He admitted himself that much of news coverage today, in many forms, (but particularly on internet), veers markedly from this conveyance of ‘truth.’ For once a person puts their spin on a message, any message, it becomes ‘their truth,’ their version or account of a story, which is not particularly ‘the truth.’ Again, as a social worker I understand this. When couples come to see me for communication issues for example, I often explain to them how there are three versions of the story they are going to tell me – one from each of their perspectives, and one that lies somewhere in the middle. Thus, simply through the act of reflection, as we share our perception of an experience, we easily find there are many versions of the truth. This is a compelling thought, one worth some quiet thinking on many levels.
As humans, this is difficult for us. We want relationship, and we want connection. Everyone has a story, and stories when told with emotion create a reaction in us that in turn strengthens or weakens our attachment to that person. I am a relationship person too. I get it. But I am deeply disappointed and often adversely affected by the emotional tone of news telling that is a part of our media today. So I have steered clear. It doesn’t mean I don’t know what’s going on the in world, because you can get that in a few seconds of catch up every hour on the radio. I just choose not to dwell on detail upon detail, bombardment upon bombardment, with the likes of available 24 hour news stations, or for that matter, with the never ending news feed on social media.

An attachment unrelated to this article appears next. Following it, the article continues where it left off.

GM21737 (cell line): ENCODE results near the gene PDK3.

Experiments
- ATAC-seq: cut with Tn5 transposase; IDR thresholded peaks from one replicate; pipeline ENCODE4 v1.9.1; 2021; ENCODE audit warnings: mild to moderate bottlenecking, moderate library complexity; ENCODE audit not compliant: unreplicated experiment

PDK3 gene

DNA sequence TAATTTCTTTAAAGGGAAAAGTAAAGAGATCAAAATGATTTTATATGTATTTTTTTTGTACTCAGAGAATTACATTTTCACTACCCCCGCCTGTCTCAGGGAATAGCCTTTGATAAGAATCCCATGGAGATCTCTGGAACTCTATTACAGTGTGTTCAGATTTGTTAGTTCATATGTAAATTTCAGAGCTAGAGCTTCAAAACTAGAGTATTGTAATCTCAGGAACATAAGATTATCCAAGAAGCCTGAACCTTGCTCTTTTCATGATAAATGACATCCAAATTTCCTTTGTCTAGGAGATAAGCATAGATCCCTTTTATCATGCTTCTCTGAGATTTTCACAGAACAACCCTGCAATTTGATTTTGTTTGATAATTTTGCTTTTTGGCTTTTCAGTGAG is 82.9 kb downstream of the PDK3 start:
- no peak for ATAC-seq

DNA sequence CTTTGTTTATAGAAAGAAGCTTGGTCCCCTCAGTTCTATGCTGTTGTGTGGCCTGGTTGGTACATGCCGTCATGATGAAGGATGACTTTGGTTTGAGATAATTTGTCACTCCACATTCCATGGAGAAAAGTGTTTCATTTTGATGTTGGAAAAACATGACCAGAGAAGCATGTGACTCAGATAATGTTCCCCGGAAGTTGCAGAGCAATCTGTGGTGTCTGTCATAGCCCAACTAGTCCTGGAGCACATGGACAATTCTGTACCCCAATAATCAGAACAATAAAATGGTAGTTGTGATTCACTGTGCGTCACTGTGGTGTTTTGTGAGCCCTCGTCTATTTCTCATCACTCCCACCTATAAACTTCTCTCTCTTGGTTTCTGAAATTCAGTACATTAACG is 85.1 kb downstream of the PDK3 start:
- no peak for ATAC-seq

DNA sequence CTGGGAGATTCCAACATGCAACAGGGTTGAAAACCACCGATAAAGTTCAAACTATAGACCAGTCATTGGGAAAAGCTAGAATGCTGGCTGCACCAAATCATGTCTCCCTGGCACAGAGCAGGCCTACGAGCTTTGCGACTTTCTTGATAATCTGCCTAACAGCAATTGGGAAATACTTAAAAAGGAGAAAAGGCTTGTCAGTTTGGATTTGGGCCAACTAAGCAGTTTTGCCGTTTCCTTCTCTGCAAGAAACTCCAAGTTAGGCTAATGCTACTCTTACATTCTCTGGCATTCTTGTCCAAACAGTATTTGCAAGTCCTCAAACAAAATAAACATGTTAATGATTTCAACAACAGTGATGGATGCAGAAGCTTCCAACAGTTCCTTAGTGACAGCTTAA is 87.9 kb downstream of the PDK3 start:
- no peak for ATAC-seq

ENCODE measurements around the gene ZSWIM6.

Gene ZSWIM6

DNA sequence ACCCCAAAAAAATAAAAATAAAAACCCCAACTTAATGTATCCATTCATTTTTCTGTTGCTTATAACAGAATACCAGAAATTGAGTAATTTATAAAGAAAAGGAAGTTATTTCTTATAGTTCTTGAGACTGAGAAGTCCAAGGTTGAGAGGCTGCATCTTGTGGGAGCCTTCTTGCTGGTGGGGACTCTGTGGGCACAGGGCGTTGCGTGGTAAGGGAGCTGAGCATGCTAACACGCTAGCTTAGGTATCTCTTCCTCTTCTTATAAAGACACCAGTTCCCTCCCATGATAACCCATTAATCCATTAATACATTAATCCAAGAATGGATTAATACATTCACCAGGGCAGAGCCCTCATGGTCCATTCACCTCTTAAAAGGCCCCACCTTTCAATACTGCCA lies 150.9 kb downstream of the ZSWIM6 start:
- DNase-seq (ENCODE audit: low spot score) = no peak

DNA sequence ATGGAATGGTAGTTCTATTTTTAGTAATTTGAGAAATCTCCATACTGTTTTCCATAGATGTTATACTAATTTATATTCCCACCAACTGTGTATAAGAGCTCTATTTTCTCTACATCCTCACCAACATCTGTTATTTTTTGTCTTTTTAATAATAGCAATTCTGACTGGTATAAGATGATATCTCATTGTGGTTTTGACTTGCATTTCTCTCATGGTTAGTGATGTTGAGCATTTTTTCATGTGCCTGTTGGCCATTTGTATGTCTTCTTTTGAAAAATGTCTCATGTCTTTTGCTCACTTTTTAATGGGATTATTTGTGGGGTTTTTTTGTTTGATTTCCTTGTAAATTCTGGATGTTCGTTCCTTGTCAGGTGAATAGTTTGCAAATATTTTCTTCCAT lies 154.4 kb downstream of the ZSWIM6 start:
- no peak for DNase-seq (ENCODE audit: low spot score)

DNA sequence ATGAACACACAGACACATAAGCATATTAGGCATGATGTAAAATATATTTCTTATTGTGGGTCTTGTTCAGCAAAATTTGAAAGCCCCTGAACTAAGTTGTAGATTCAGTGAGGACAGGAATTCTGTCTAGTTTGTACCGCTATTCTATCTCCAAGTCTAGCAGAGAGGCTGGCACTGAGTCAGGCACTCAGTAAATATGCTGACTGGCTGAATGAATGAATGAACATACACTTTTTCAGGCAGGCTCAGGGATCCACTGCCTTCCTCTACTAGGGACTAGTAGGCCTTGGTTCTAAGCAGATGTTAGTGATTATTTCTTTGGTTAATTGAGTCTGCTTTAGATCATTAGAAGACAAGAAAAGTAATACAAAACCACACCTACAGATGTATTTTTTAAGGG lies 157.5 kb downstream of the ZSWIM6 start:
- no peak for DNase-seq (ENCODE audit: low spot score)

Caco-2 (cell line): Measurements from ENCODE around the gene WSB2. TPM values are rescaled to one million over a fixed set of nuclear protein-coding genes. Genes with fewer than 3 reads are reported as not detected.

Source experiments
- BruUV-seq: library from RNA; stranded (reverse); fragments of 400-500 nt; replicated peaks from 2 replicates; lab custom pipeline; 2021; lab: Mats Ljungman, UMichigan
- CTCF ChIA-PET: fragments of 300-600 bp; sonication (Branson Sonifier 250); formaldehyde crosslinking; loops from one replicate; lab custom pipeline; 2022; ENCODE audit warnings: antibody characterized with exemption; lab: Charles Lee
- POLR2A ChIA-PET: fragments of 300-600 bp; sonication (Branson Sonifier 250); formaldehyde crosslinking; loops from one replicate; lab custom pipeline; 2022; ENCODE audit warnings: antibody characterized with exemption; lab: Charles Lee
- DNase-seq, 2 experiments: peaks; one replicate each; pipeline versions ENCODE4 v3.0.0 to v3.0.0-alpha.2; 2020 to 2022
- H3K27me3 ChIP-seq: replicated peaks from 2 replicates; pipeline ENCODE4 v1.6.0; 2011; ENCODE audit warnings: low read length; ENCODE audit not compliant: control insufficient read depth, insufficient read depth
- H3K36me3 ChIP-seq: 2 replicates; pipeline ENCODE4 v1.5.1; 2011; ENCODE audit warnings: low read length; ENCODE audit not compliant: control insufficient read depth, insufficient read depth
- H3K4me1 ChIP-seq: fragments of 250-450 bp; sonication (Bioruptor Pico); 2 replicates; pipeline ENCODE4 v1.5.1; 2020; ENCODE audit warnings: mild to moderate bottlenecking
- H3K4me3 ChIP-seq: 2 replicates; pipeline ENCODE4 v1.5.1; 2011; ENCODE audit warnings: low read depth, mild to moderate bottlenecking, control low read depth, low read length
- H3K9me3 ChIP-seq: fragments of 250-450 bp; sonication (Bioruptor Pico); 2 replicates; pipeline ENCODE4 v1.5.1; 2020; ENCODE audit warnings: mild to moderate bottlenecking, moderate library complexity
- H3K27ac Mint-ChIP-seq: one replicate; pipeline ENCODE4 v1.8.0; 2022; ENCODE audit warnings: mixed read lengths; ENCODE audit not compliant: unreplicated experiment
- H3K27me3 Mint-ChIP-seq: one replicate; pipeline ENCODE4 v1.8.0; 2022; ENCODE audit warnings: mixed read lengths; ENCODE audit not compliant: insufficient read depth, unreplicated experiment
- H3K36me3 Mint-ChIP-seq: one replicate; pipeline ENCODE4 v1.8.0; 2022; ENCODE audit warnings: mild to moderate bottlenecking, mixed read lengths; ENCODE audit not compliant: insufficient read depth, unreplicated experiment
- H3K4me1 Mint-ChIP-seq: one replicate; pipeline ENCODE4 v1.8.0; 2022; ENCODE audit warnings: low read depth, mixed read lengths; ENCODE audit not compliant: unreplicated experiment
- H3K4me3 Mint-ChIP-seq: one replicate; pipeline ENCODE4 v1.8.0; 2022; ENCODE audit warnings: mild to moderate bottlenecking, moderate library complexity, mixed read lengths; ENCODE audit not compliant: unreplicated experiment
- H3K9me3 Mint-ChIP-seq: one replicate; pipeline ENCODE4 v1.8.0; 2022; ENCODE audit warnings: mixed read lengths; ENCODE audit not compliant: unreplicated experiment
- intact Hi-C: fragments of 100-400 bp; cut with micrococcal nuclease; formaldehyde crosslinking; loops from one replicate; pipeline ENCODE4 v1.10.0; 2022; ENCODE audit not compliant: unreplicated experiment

But Mr. Mansbridge made me want to pay attention. He helped me understand that ‘The National,’ (a daily TV news report which he anchored for 30 years) is in fact it’s own mindful practice, its’ own detached and objective account of pertinent facts, its’ own opportunity to listen and learn with a lack of judgment about important and ‘current events.’ At least, that was his primary goal when he held anchor position there. He also helped me understand why current events are important to us, because what we witness in our lifetime becomes part of our story. He helped me to understand that paying attention from a point of reference of wanting to know the ‘truth’ about what is ‘current’ … is in fact ‘being mindful, being present.’